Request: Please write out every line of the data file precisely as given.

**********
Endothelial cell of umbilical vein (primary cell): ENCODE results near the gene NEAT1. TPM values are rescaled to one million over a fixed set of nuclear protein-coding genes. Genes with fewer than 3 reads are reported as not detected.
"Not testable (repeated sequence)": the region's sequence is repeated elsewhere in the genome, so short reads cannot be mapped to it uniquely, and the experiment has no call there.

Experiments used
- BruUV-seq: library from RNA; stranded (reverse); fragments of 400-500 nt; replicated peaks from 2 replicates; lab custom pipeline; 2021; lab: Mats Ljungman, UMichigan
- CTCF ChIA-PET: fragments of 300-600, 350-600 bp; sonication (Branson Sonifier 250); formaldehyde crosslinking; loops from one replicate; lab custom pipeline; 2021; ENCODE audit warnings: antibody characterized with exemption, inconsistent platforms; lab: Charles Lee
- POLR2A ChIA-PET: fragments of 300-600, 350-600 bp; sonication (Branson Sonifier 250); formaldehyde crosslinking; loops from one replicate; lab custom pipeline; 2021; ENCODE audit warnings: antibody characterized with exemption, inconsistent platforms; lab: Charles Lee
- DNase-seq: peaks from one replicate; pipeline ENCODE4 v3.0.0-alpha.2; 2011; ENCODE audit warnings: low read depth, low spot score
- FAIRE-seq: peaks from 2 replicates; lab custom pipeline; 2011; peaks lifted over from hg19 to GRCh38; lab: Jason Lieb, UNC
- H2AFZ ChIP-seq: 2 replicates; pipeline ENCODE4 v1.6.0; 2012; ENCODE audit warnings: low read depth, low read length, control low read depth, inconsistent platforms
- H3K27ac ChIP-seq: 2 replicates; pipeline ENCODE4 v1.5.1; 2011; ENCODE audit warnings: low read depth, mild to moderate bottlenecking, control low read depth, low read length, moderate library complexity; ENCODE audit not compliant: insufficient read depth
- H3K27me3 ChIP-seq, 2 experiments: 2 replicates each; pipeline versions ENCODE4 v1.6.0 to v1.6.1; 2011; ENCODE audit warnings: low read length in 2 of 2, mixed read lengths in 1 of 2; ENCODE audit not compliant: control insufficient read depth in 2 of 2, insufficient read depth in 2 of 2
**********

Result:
Endothelial cell of umbilical vein (primary cell): ENCODE results near the gene NEAT1. TPM values are rescaled to one million over a fixed set of nuclear protein-coding genes. Genes with fewer than 3 reads are reported as not detected.
"Not testable (repeated sequence)": the region's sequence is repeated elsewhere in the genome, so short reads cannot be mapped to it uniquely, and the experiment has no call there.

Experiments used
- BruUV-seq: library from RNA; stranded (reverse); fragments of 400-500 nt; replicated peaks from 2 replicates; lab custom pipeline; 2021; lab: Mats Ljungman, UMichigan
- CTCF ChIA-PET: fragments of 300-600, 350-600 bp; sonication (Branson Sonifier 250); formaldehyde crosslinking; loops from one replicate; lab custom pipeline; 2021; ENCODE audit warnings: antibody characterized with exemption, inconsistent platforms; lab: Charles Lee
- POLR2A ChIA-PET: fragments of 300-600, 350-600 bp; sonication (Branson Sonifier 250); formaldehyde crosslinking; loops from one replicate; lab custom pipeline; 2021; ENCODE audit warnings: antibody characterized with exemption, inconsistent platforms; lab: Charles Lee
- DNase-seq: peaks from one replicate; pipeline ENCODE4 v3.0.0-alpha.2; 2011; ENCODE audit warnings: low read depth, low spot score
- FAIRE-seq: peaks from 2 replicates; lab custom pipeline; 2011; peaks lifted over from hg19 to GRCh38; lab: Jason Lieb, UNC
- H2AFZ ChIP-seq: 2 replicates; pipeline ENCODE4 v1.6.0; 2012; ENCODE audit warnings: low read depth, low read length, control low read depth, inconsistent platforms
- H3K27ac ChIP-seq: 2 replicates; pipeline ENCODE4 v1.5.1; 2011; ENCODE audit warnings: low read depth, mild to moderate bottlenecking, control low read depth, low read length, moderate library complexity; ENCODE audit not compliant: insufficient read depth
- H3K27me3 ChIP-seq, 2 experiments: 2 replicates each; pipeline versions ENCODE4 v1.6.0 to v1.6.1; 2011; ENCODE audit warnings: low read length in 2 of 2, mixed read lengths in 1 of 2; ENCODE audit not compliant: control insufficient read depth in 2 of 2, insufficient read depth in 2 of 2